November 28, 2022 - Indian Oil Corp. and Israel’s Phinergy are developing metal-air batteries that capture oxygen in the air and, together with water and aluminium, create a reaction that generates electricity.
The joint venture will display a Tata Tiago electric car powered by an aluminium-air battery at India’s Auto Expo, which runs from January 13-18, 2023.
While lithium-ion batteries have driven the revolution in electric vehicles, lithium is expensive. Meanwhile, alternative technologies such as “metal air,” which combines atmospheric oxygen with metals to generate electricity, are receiving heavy investment in some parts of the world.
In Asia, the Indian Oil Corp. -- the country’s largest oil company -- is betting on aluminium-air (Al-air) batteries as an alternative to lithium-ion.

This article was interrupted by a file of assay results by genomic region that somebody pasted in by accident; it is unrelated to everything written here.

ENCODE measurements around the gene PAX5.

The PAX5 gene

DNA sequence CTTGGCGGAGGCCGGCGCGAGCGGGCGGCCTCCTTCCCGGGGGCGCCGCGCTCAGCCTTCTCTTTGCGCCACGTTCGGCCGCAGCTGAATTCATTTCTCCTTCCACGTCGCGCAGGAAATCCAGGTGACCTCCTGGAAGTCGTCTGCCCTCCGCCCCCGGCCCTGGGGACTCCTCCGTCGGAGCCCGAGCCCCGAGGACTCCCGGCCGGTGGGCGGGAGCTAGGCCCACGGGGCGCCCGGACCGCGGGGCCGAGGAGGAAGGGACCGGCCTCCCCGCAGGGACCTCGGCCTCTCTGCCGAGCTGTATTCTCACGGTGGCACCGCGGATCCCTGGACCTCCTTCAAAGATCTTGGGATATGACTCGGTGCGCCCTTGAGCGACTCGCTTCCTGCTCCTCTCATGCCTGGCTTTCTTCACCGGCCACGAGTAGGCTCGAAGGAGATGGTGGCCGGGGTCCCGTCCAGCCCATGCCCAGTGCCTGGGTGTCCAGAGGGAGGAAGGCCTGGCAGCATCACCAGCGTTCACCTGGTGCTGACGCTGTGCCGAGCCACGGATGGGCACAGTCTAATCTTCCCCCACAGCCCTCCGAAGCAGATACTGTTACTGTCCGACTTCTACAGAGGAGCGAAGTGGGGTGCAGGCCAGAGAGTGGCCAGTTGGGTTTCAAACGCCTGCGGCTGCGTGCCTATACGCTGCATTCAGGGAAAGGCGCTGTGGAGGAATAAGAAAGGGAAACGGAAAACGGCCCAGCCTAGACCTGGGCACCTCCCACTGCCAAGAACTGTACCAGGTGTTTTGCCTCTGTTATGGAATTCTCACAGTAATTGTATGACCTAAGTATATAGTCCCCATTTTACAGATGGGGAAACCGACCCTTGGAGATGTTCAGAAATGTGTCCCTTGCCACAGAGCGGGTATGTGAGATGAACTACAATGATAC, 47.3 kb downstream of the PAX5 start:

According to David Mayer, Phinergy’s CEO, “At Auto Expo, we will present for the first time a Tata vehicle powered by Phinergy’s energy system.”
“A battery is an energy tank,” Aviv Tzidon, co-founder and chairman of Phinergy, explains. “Our demonstration model carries an aluminum-air battery that contains 25 kilograms of aluminium.” A pack of four such batteries can release enough energy, via chemical reaction, to drive 3,000km.
In 2021, India produced 24.7 million tonnes of bauxite, the world’s primary source of aluminium, and this metal is cheap. Aluminium plate costs $3.50-$6.50 per kilogram, while battery-grade lithium costs $78.00 per kilogram. But one of the other elements you need as a catalyst in the Al-air cathode is silver, which costs about $670 per kilogram.
While Al-air batteries are not rechargeable, they’re recyclable. India Oil plans to use its 35,000 service stations as swap stations to replace batteries.
Another drawback for Al-air is the corrosion of the aluminium anode by the alkaline potassium hydroxide electrolyte.
However, while a Tesla Model S can get almost 600km on a single charge, an Al-air battery of the same weight could power the car to over 4,300km.